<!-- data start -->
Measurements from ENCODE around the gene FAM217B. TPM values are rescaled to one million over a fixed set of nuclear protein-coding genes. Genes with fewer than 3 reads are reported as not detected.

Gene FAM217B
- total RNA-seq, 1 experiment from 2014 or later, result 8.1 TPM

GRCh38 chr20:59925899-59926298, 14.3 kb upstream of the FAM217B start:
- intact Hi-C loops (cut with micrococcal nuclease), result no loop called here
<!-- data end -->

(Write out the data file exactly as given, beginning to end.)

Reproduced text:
Measurements from ENCODE around the gene FAM217B. TPM values are rescaled to one million over a fixed set of nuclear protein-coding genes. Genes with fewer than 3 reads are reported as not detected.

Gene FAM217B
- total RNA-seq, 1 experiment from 2014 or later, result 8.1 TPM

GRCh38 chr20:59925899-59926298, 14.3 kb upstream of the FAM217B start:
- intact Hi-C loops (cut with micrococcal nuclease), result no loop called here